Here’s the funny thing: I had the entry I originally was going to post today ready to go back during the weekend. Then, last night, I read some news that put me in a different frame of mind.
What’s the deal? I learned that Film Score Monthly, which for more than twenty years has been a driving force in bringing to collectors quality soundtracks for new and classic movies, will “close their doors” next spring after completing and offering for sale their 250th album. Why does this make me feel more than a little sad? Well, I’m a huge nerd for film music, and FSM has been just one of the dealers supporting my habit for lo these many years. That I’m going to miss them is something that really only hit home this morning as I pondered my music collection and realized that a bunch of it was obtained through them or one of their partners in crime.
As I wrote for an entry on my own blog: I’ve been a fan of film scores for as long as I can remember listening to music. In the days before home video, I could play an LP album on my record player, close my eyes and relive the excitement of a favorite film. How many nights did I lay awake, pineapple-sized headphones covering my ears, and listen to the music of John Williams while recalling Superman in flight, the Millennium Falcon escaping the Death Star, or Indiana Jones chasing after the Nazis in order to steal back the lost ark?
Nowadays, I listen to a variety of different film and television scores when I write. I need some kind of background noise when I’m working, whether it’s the CD player in my home office or my mp3 player when I’m at the library. When I’m writing, the music usually can’t be anything with lyrics, but that still leaves me with a rather sizable selection from which to choose. In fact, as I’m writing this, I’m listening to a recent acquisition: the soundtrack to the new Captain America movie. Great stuff, particularly if you’re a fan of the big epic westerns and war movies of the 50s and 60s (which I am) with music by great composers like Elmer Bernstein or Ennio Morricone.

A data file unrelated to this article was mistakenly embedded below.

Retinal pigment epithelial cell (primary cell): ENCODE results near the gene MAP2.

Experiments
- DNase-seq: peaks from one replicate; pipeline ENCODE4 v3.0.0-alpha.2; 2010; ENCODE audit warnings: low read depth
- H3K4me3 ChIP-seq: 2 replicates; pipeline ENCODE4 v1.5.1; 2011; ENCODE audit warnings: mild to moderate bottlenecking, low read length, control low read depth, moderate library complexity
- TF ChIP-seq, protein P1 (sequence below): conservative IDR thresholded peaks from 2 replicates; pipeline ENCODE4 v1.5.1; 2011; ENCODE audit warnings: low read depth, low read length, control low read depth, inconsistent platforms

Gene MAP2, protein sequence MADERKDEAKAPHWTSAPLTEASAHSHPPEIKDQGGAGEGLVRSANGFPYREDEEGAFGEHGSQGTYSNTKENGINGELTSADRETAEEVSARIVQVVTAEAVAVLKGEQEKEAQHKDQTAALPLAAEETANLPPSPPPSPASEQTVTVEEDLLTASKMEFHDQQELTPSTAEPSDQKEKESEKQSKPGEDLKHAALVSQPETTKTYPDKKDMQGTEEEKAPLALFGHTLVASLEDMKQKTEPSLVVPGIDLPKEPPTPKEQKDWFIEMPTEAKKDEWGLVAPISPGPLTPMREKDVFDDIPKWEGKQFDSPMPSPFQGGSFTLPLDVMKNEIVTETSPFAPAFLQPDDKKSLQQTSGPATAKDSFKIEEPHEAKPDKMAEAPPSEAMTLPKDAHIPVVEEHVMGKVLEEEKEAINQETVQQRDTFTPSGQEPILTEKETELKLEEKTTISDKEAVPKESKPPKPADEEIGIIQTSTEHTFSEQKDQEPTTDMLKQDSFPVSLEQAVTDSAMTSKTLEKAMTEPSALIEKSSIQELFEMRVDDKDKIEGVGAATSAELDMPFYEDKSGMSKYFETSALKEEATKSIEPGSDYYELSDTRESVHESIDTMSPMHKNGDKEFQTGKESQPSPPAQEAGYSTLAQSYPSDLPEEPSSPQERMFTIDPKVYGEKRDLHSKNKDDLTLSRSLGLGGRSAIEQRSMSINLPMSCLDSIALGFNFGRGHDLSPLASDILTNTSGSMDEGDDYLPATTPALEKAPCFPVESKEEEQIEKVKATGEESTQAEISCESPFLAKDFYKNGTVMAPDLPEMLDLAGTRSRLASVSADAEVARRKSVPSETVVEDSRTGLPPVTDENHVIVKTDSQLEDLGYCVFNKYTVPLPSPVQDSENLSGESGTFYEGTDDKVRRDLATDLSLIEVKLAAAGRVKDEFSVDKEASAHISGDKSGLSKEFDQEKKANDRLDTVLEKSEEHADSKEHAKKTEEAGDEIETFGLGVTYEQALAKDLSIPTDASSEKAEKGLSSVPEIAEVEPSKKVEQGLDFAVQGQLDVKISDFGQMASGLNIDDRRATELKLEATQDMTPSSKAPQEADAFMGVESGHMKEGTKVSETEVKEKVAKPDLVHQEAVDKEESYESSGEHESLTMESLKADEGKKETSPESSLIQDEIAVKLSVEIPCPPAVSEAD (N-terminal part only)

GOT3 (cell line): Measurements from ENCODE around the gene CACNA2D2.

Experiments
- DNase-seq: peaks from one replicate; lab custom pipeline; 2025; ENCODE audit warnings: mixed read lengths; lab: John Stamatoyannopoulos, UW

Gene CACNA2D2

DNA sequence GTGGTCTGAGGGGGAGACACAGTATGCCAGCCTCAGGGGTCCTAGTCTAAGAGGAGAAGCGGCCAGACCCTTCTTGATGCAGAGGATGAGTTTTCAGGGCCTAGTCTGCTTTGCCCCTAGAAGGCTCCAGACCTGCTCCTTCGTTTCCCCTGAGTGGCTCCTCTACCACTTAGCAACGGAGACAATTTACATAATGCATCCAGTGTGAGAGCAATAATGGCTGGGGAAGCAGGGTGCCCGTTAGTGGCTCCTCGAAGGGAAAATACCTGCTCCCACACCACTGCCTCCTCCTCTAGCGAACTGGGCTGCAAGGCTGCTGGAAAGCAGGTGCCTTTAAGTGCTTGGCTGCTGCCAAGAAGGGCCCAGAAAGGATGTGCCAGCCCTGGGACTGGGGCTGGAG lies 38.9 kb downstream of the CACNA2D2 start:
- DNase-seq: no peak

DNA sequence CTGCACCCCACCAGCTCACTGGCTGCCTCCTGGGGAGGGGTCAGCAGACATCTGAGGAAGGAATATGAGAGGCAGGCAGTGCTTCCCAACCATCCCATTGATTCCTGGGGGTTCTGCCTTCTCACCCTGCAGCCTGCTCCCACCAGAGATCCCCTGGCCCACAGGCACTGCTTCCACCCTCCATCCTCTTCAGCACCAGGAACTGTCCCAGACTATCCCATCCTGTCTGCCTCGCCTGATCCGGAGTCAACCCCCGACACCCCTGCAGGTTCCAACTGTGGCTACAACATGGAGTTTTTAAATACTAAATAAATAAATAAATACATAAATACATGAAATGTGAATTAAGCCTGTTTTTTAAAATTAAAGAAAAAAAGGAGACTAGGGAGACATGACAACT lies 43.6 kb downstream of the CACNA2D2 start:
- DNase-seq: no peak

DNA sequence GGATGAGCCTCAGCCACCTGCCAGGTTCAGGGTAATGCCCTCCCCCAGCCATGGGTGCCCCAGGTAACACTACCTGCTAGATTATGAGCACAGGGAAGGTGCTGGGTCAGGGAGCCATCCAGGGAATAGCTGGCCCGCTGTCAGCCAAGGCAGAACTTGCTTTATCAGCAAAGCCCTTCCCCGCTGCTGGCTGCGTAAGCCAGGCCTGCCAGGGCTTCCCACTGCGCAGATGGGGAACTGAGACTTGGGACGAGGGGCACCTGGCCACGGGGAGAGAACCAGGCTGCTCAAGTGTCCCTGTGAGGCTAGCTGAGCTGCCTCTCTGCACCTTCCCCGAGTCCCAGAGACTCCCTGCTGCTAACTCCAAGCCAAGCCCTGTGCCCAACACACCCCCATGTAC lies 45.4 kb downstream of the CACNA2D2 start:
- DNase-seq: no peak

(Don’t worry: I do also listen to other things. I love classical music and jazz, as well as good old-fashioned “turn it up and stomp on the gas” rock and roll. And, of course, I kneel before the greatness of Geddy Lee, Alex Lifeson, and Neil Peart. Those I save for when the writing’s done...though the idea of writing a science fiction themed rock concept album has its definite appeal. Too bad the only musical skill I possess involves pressing “Play.”)
Since I write a lot of science fiction, I tend to prefer appropriate music from film or television. Scores from films such as Outland or the Star Wars trilogies or the recent Battlestar Galactica TV series are frequently called into service. When I’m writing Star Trek (which, you may have heard, I do on occasion), I’ve been known to load up all the Trek movie scores and let them run in sequence. I’ve also managed to acquire just about every piece of music scored for the original series, which never fails to put me in the proper mindset when writing stories set in that era.
For action scenes, music from the Indiana Jones films or something like Gladiator or Sahara or Black Hawk Down comes in handy. For a change of pace or if I’m looking for some “atmosphere,” I might throw in something like Dances with Wolves, Alien, Crimson Tide or even the original 1951 The Day the Earth Stood Still. I’ve even got music from NFL Films along with the bits that accompany the game highlights on ESPN’s NFL Primetime simply because I once wrote a story about football. My music cache is nothing if not eclectic, and it’s as much a part of my writer’s toolbox as my laptop.
What about you? Do you prefer quiet while you write, or do you use music to get the juices flowing? If it’s the latter, what do you use to coax your muse out of hiding? Do you wonder if it ever dances around in its underwear when it thinks no one’s looking?
Wait, that’s just my muse? Okay, then. Moving on....